The umpire thing, in particular, can get you into unnecessary trouble. You can get away with questioning a call as a single coach. But if five ego-driven coaches are all shouting about it? Someone may get ejected. And rightfully so.
When multiple coaches are yelling at the same time, it all just becomes noise. It’s confusing for the kids. It creates tension and anxiety. And it just isn’t helpful.
If you have six official coaches for a youth team with 11 players, that means more than half of the dads are coaches. I can tell you what the perception and expectation will be, and it’s something you’ll need to combat from the start.
Oh, you know where I’m going with this. It’s Daddy Ball on steroids.
Those dads who aren’t coaches will fall into the minority. They will watch very closely to see the time and responsibilities granted to the coaches’ kids compared to their own.
You know they will. All you need to do is read the comments under just about any of my posts and someone will start griping about the coach’s kid. Now multiply that by six.
The politics of youth sports is difficult to avoid. But you’re making it even more difficult when it appears as though you need to be a coach to get certain advantages. This will become an even bigger deal with a bloated coaching staff.
Each Role Has a Purpose
When I see a team with an endless line of uniformed coaches, I can’t help but wonder: “What do they actually do?” Do they have a purpose? Do the kids know what that purpose is? Or are they just there to look important?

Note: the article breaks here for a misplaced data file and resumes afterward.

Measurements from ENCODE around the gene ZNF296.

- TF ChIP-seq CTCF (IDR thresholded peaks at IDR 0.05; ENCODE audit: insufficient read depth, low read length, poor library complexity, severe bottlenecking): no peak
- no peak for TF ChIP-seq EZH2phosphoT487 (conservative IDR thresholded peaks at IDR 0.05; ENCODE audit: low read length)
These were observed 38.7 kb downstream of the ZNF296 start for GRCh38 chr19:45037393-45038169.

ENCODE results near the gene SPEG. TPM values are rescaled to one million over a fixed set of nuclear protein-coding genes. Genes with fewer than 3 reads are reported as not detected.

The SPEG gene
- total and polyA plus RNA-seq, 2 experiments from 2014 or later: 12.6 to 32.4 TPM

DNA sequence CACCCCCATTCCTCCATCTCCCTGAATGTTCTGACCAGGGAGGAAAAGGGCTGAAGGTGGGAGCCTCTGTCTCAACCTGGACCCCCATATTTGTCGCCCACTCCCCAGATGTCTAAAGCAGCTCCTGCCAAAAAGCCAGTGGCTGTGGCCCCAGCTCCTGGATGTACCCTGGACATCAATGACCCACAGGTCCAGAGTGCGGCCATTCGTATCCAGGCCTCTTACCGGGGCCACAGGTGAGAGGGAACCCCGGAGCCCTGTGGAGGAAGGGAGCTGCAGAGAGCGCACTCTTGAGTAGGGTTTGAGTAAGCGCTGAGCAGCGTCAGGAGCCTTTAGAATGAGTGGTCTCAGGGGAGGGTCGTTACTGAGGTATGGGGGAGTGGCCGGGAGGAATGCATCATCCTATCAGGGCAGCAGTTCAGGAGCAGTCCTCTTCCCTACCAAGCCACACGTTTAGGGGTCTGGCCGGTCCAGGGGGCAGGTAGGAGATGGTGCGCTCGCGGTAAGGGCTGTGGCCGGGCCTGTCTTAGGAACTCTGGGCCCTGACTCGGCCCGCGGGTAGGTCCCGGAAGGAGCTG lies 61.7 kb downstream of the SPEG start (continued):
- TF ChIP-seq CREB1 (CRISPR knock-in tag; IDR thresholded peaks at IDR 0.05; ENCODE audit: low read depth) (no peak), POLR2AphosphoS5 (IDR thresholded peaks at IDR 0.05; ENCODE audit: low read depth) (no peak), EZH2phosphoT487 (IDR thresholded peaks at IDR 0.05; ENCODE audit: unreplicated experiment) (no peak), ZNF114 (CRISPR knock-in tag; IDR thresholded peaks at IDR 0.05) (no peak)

Because that’s the flip side of having too many coaches. If they aren’t loud, creating noise and canceling each other out, is there anything that they are actually doing besides sitting on a bucket and spitting seeds?
Just make sure that however many coaches you have, they all have a clear purpose. It should be communicated and useful to the kids. And having each coach should add value, rather than simply taking space and adding noise.
You Coach ALL Players
Once again, you battle perception…
I get why these coaches want to be in the dugout. There’s the innocent reason of wanting to be closer to their own child. Maybe they like being in the middle of competition. But one thing MUST be true: They are there to coach all kids on the team.
Far too often, you’ll see it. A coach is there, essentially, to be no more than a babysitter for his own kid. Coaching him. Correcting him. Berating him. Parenting him. Ignoring the other players.
And, let’s be honest: He’s also there to make sure that he has a say in how his kid is used. He doesn’t want to be one of those poor saps sitting in the stands while his kid sits the bench.
These can’t be your only reasons for helping out as a coach. You must provide value to all kids. You can’t treat your son as “your son” during the game. Otherwise, get out of the freaking dugout.
In the end, this is more than just being about the number of coaches you need, but whether some parents should be assistants at all. Be careful about which parents you add to your staff. Make sure that they have the wellbeing of all kids in mind. And be sure that they actually have a purpose.
Because the truth is that maybe this person doesn’t need to be a gameday coach in the dugout. I’m sure you still need plenty of help in practices!
Anything you’d add? Let me know in the comments below!